A sustained commitment to the tenets of neoclassicism persisted after the French Revolution, and artists such as Jacques-Louis David and his school continued to adhere to the sculptural and archaeological approach to form that they had helped popularize in the previous century. However, their style was soon challenged by romanticism, which proposed a radically different kind of representation. Its development over the first half of the nineteenth century produced myriad reformulations and contradictions in its definition. But at its height, romantic painting was characterized by a bold and vibrant palette and by loose and expressive brushstrokes that often obscured any careful preparatory drawing beneath the composition. Nature, as a powerful force and stimulant for extreme human emotions, was a favored focus, as were literary subjects and the poetry of William Shakespeare and Lord Byron. The artist was viewed as a unique conduit for those elements through his work.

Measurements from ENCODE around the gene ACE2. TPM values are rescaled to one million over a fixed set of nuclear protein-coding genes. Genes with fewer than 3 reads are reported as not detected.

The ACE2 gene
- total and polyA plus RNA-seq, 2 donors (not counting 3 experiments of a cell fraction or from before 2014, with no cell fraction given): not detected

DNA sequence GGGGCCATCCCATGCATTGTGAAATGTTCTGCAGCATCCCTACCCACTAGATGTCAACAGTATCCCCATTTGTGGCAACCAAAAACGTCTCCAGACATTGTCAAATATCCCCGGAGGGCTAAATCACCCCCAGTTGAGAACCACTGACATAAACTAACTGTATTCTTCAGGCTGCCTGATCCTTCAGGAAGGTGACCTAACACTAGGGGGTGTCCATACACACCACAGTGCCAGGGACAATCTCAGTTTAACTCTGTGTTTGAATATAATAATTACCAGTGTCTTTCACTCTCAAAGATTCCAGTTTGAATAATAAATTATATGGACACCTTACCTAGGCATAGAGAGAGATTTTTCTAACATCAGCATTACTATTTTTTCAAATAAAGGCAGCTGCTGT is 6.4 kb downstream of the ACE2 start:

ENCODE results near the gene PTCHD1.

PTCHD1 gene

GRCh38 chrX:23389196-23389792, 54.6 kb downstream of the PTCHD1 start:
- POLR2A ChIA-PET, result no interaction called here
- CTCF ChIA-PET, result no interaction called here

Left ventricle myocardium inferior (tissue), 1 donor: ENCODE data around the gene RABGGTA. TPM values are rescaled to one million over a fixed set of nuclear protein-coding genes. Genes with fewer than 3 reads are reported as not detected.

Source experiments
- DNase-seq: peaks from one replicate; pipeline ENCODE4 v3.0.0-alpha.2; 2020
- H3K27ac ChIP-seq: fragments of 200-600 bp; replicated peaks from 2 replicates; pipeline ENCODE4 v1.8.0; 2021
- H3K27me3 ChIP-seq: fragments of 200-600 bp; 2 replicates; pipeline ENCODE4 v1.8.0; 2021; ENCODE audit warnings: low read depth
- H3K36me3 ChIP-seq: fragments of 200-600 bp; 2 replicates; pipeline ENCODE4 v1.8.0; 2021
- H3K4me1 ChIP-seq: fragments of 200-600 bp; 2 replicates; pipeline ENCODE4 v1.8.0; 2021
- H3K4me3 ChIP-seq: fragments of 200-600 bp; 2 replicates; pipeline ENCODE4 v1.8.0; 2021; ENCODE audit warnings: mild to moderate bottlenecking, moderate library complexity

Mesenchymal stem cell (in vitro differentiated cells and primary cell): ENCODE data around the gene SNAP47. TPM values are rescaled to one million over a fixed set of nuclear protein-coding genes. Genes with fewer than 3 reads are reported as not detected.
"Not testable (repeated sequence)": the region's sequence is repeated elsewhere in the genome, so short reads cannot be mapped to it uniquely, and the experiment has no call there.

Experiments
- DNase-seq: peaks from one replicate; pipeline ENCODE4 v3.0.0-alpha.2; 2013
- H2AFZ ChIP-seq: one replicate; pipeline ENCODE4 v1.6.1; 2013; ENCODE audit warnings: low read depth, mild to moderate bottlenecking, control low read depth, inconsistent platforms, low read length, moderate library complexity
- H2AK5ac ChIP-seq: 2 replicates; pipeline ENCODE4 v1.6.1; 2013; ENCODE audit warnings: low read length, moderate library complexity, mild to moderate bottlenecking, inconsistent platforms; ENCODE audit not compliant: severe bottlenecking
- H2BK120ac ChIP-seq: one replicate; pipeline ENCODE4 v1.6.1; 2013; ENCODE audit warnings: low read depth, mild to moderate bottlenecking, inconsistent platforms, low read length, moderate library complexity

The years 1823–24 marked a watershed moment for romanticism in France, with the publication of the first part of Stendhal’s Racine and Shakespeare, which enumerated the limitations of the classicist tradition, and with the Salon of 1824, where critics compared history paintings by Jean-Auguste-Dominique Ingres and Eugène Delacroix, and there, too, found classicism wanting. Adopting the terminology of the German critic Friedrich von Schlegel, who had earlier pitted romanticism against classicism, critics heralded Ingres as a classicist and Delacroix as a romantic—figureheads of antithetical styles, even though many of the same concerns underpinned both artists’ approaches. Delacroix, in fact, claimed he was not a “romantic” at all.